Viruses and cancers interact in ways that were previously unknown to science. A new study led by UNC researchers shows that a common cancer drug can activate a viral infection that, paradoxically, can help anti-viral medications eradicate virus-associated cancer.
The cooperative study, conducted by a team of UNC School of Medicine scientists and the UNC Project in Malawi, demonstrated for the first time in humans that a common drug used to treat Burkitt lymphoma can activate infection by the Epstein-Barr virus (EBV), a virus which typically lies latent inside the tumor cells of affected patients.
The finding paves the way for a future study using both a cancer drug and an antiviral agent to eradicate both the active virus infection and the tumor. The study is reported in the April 1 issue of the journal Clinical Cancer Research.
Margaret L. Gulley, MD, professor of pathology and laboratory medicine, said, “What we have learned from this work is a potential means of capitalizing on presence of viral genomes within tumor cells to alter those tumor cells in a way that makes them more susceptible to treatment. Our findings have implications for other EBV- related malignancies that, overall, are among the most common cancers worldwide.” Gulley is a member of UNC Lineberger Comprehensive Cancer Center.
EBV infects more than 90 percent of the world’s population and is associated with diseases ranging from infectious mononucleosis to lymphomas, gastric cancer and cancer of the nose and throat.
Burkitt lymphoma, which is associated with EBV, is rare in most parts of the world, but is endemic in sub-Saharan Africa. Burkitt lymphoma is an aggressive, fast-growing type of non-Hodgkin lymphoma that often occurs in children. The disease may affect the jaw, bowel, lymph nodes, or other organs.
The study demonstrated that initiating treatment with the anti-cancer drug cyclophosphamide in children with Burkitt lymphoma simultaneously triggered an active EBV infection. The increased replication of EBV in cancer tissue makes these cells more susceptible to the antiviral drugs that kill cells containing replicating virus. Antiviral agents such as ganciclovir and valacyclovir are already in routine clinical use for treating active viral infections.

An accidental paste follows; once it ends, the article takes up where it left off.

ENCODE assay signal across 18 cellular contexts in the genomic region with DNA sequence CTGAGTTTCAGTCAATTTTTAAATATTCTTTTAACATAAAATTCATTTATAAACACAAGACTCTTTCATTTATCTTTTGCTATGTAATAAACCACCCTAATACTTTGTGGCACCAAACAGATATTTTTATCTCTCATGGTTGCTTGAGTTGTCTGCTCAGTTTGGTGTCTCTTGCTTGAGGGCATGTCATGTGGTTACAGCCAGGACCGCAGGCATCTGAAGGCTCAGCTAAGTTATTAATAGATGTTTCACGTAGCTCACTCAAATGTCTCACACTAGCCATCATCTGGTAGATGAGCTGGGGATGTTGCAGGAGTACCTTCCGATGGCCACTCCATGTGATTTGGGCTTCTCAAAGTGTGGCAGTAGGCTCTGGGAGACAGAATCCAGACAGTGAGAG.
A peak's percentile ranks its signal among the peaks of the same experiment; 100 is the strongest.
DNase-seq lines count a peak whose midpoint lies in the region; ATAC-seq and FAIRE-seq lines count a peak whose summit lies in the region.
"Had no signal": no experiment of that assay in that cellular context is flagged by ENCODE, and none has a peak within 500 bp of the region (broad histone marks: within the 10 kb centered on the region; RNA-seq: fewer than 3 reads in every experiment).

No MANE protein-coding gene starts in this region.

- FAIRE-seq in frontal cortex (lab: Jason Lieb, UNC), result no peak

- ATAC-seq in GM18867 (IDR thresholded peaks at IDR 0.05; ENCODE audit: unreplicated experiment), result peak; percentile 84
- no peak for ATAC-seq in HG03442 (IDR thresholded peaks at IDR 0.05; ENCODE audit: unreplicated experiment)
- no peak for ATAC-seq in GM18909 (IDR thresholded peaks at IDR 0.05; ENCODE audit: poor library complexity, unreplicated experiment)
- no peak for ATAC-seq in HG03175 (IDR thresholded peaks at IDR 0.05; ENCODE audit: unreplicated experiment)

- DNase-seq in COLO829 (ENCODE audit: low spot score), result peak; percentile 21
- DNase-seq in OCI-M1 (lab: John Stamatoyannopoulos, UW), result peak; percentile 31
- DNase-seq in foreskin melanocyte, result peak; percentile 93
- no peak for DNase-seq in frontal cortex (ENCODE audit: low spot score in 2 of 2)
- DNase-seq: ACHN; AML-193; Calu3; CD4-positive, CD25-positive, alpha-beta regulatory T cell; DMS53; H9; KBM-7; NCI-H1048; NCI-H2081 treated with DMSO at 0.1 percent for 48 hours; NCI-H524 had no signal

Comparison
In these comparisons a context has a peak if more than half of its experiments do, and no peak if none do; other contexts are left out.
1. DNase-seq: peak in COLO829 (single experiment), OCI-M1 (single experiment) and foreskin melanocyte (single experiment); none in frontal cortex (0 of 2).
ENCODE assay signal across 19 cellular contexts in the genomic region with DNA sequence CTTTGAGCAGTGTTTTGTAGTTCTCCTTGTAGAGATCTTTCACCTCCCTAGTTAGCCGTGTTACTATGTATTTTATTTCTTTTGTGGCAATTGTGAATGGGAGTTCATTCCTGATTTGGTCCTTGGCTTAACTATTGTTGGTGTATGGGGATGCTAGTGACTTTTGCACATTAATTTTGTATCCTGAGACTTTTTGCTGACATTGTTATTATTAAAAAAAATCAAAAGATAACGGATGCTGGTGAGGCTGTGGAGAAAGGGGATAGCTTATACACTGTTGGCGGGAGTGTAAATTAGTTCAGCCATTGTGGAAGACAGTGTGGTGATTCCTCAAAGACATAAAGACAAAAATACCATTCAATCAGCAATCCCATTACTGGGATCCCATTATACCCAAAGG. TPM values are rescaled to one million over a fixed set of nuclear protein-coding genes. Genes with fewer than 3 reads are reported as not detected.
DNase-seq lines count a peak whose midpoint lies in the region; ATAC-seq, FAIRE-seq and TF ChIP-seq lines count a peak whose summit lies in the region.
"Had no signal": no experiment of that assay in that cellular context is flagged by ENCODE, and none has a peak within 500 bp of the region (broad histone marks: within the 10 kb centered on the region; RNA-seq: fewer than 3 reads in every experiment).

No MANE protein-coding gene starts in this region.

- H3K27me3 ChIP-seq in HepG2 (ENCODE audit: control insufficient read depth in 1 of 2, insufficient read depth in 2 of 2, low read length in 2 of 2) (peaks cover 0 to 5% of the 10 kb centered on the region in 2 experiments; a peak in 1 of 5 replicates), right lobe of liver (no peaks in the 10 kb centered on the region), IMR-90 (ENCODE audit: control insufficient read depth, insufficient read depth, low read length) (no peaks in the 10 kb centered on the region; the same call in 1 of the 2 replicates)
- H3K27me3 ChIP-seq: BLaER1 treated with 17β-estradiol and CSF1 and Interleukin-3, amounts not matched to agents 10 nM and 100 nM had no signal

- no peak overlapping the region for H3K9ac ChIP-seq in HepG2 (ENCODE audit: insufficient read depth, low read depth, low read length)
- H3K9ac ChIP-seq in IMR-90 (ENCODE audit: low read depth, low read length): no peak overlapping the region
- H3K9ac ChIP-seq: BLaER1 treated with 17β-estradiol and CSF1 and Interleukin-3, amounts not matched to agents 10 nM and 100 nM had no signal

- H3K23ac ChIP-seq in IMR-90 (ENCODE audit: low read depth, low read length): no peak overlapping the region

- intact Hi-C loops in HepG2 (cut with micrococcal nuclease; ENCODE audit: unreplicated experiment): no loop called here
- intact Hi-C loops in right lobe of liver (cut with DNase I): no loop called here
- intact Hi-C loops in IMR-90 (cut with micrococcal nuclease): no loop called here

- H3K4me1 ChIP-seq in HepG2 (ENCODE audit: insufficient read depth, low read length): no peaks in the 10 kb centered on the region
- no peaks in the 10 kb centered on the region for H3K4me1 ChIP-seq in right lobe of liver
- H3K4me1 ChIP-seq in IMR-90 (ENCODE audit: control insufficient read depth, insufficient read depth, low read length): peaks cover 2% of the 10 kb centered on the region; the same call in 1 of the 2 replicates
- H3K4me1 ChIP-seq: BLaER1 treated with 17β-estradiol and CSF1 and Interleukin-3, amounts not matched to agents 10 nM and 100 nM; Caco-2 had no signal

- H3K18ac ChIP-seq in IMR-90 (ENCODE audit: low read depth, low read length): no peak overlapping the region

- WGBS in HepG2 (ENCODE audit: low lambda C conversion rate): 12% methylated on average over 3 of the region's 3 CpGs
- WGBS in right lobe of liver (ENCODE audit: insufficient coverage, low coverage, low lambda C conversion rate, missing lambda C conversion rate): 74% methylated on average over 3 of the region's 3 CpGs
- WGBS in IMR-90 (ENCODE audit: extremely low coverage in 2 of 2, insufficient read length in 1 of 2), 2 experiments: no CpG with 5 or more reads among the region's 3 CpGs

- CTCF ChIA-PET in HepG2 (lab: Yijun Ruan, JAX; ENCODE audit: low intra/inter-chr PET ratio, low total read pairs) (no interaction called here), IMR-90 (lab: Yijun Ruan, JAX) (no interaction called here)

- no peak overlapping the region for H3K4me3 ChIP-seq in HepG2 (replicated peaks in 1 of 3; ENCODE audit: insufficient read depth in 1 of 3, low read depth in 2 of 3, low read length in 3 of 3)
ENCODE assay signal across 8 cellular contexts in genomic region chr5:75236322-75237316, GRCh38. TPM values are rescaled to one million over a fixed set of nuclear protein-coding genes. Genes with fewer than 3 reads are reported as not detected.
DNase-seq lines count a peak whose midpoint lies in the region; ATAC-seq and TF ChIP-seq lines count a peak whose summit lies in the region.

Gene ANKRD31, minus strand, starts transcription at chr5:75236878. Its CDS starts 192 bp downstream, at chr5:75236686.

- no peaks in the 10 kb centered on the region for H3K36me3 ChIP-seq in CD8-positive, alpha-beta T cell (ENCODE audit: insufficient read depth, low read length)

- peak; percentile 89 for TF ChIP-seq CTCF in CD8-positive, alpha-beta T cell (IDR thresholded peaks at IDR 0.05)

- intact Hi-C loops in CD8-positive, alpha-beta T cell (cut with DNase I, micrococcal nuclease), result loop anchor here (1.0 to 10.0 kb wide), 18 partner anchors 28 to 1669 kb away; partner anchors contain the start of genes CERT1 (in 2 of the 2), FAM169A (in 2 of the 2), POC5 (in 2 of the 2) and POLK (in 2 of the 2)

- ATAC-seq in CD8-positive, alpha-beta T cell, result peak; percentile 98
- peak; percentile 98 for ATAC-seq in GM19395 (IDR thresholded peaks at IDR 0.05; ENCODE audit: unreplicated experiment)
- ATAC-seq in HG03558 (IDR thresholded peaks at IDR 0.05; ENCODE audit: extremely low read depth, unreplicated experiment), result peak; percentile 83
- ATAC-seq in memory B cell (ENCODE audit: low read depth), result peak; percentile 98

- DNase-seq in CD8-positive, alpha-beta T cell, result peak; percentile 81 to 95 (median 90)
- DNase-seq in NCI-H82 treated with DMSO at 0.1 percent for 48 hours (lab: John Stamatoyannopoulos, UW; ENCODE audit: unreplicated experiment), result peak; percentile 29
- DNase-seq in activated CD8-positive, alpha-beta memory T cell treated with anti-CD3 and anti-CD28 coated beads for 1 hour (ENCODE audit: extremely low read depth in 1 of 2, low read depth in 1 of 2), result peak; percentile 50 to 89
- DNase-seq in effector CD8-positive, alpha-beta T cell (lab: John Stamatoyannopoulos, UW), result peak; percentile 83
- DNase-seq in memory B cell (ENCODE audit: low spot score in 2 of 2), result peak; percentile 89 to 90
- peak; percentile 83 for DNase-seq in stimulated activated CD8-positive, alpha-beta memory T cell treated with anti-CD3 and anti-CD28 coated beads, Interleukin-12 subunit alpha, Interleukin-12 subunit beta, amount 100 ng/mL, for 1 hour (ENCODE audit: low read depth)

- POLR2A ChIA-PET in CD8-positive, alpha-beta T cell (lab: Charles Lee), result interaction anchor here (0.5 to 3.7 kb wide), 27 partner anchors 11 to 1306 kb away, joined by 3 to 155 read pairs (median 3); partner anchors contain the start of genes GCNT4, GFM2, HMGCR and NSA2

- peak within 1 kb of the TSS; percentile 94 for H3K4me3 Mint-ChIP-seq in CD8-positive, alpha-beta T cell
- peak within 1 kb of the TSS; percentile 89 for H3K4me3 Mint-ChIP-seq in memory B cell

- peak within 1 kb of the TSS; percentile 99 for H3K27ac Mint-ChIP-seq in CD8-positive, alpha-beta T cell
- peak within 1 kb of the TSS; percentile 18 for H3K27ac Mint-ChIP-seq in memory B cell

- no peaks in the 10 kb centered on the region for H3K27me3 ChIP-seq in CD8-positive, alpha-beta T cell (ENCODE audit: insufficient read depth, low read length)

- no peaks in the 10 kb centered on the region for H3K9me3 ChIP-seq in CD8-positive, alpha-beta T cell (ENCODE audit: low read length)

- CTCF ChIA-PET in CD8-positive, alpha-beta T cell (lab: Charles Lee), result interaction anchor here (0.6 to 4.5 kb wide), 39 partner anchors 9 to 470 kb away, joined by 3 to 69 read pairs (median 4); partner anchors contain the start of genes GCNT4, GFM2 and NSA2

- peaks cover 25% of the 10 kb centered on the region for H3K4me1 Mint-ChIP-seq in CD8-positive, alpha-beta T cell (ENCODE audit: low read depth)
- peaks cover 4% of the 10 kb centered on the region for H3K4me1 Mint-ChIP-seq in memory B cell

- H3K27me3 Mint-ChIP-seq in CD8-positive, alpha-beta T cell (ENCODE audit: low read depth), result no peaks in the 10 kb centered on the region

Researchers enrolled 21 patients with a confirmed diagnosis of EBV-related Burkitt lymphoma. The patients ranged in age from 5-15 and were under treatment with cyclophosphamide for their cancer. Through laboratory analysis of biopsy samples, researchers found that cyclophosphamide seems to induce the phase of viral infection most susceptible to antiviral therapy.
Gulley points out that cyclophosphamide “is fairly efficacious, but it and even more expensive chemotherapeutic agents may be hard to come by in developing nations.”
Moreover, she says clinical trial data are needed to determine if chemotherapy and antiviral therapy synergize in managing Burkitt lymphoma.
“Our work provides scientific data to justify moving forward with a clinical trial. Generic versions of several pertinent antiviral agents are available and are relatively inexpensive.”
Plans for such a trial are already underway under the leadership of Carol Shores, MD, PhD, associate professor of surgery in UNC’s Otolaryngology/Head and Neck Surgery Department and senior author of the study. Shores says she is currently working to get approval for a Phase I/II clinical trial of the antiviral drug valacyclovir with cyclophosphamide in Malawi. “Valacyclovir recently went off patent, and a relatively generic form is available. It is an oral drug approved in the US for children as young 3 years of age.